We sailed out from Gaza Cityâs harbor just before dusk with the 13-man crew, including two boys, and we had a theoretical possibility to reach six nautical miles for fishing. But that the limit determined by the occupying power would have been moved from three to six miles is mostly a play with words.
After the previous war that ended two years ago, the limit was moved to six nautical miles, which was again reduced to three, only two days before Israel launched its operation âDefensive Edgeâ no fishing was allowed at all.
For those who are engage in kiddle, hook fishing, it has been a definite improvement, and it is likely that even trawl fishermen will be able to get better catches, so the question was how it will turn out for the once fishing with purse-seine, who primarily are fishing after sardines.
We are more or less cruising out from the coast, following the sonar display closely. It shows nothing but the structure of the bottom, the screen is black, no sign of fish.
The crew are every now and then checking for the red light from the Israeli patrol boats, wise from experience that they attack whenever and wherever they want, not bound to the limits or agreements.
Rade Bakr, the skipper, has been arrested four times in the past and his boat has been seized. Over time he has managed to recover his boat, but he does not want to be arrested a fifth time, not just for his own sake; approximately 80 people depend on the boatâs income.
Eventually, some small, pale spots appear on the sonar screen. We are between four and four an a half miles from the coast, and the captain decides that we should anchor. It is still too early to venture further out, itâs less risky to gain the waters back bit by bit then demanding rights from somebody behind machineguns. None of the crew are protesting, no one feels compelled to be the first with this type of boat to risk everything.
As the anchor is resting on the ground barely twenty meters below us, the machine shuts down and the big generator on deck starta, the headlights around the boat lit up to attract the fish, turning the sea around us a shimmering blue. Some of the crew take the opportunity to fish with a hook during the hours we are there, catching small red-backed fish, one of the two young boys comes with freshly made coffee, ever smiling and ever ready to do whatever the others want.
Food is laid out on the deck, and we sit in a large circle, each one leans forward to the bowls in its midst. Occasionally the crew are watching over the reeling, scouted by the bright light, and out to the dense darkness. It is difficult, almost impossible, to catch sight of anything under such conditions. Itâs more like a reflex. I do not ask what they are looking for.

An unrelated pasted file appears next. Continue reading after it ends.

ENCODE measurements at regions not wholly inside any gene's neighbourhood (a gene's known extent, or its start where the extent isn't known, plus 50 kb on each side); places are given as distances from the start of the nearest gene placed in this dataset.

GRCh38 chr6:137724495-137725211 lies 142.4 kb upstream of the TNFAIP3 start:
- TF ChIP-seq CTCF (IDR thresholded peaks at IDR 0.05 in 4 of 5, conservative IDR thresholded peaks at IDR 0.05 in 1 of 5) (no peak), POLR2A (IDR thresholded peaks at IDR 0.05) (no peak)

Itâs time to throw out the purse-seine. The eco sonar shows more spots now and they are all bright. No orders have to be given, everyone knows what to do.
The skipper takes his place in one of the accompanying boats, a small hasaka (small fishing boat), and turns on its headlights to hold the fish while the now darkened boat lay the purse-seine in a big circle around the hasaka. So starts the heavy work of hauling in the net, with most of the crew standing barefoot on the deck.
Suddenly the catch is laying on the deck, plastic boxes are picked up and sorted by types and sizes; predominantly small octopus but also small crabs, some odd varieties, and very little anchovy, which is supposedly the main catch. And the catch is not large, perhaps 60 kilograms in total.
We anchored with headlights and some of the crew let down their hooks again, the ever smiling boy comes with a new coffee. The hours elapse, most are trying to get some sleep. So itâs time again, but this time it will be more dramatic. One of the crew has caught sight of the red light and is pointing it out to us. The Israeli patrol boat may well be outside the six-mile zone, but its presence is sufficient enough to spread alarm on board; it would only take patrol boat a few minutes to get where we are.
I feel that the crew are trying to haul their gear even faster than before, and I see that they all have complete awareness of where the red light is located. We cannot leave until the gear is on the deck, minutes pass, everyone is trying to assess whether the red light approaching or not, but in the end the catch is hauled in. It was leaner than the last time, the proceeds will not cover the costs. This would have required four or five loads. And to get plenty of fish, they need to be 9-10 miles out from the shore, still Palestinian waters, although theyâre excluded from it.
This time, it was enough that the soldiers aboard the patrol boat lit a spotlight towards the fishermen so they would leave their own water, often the Israeli patrol boats do much more.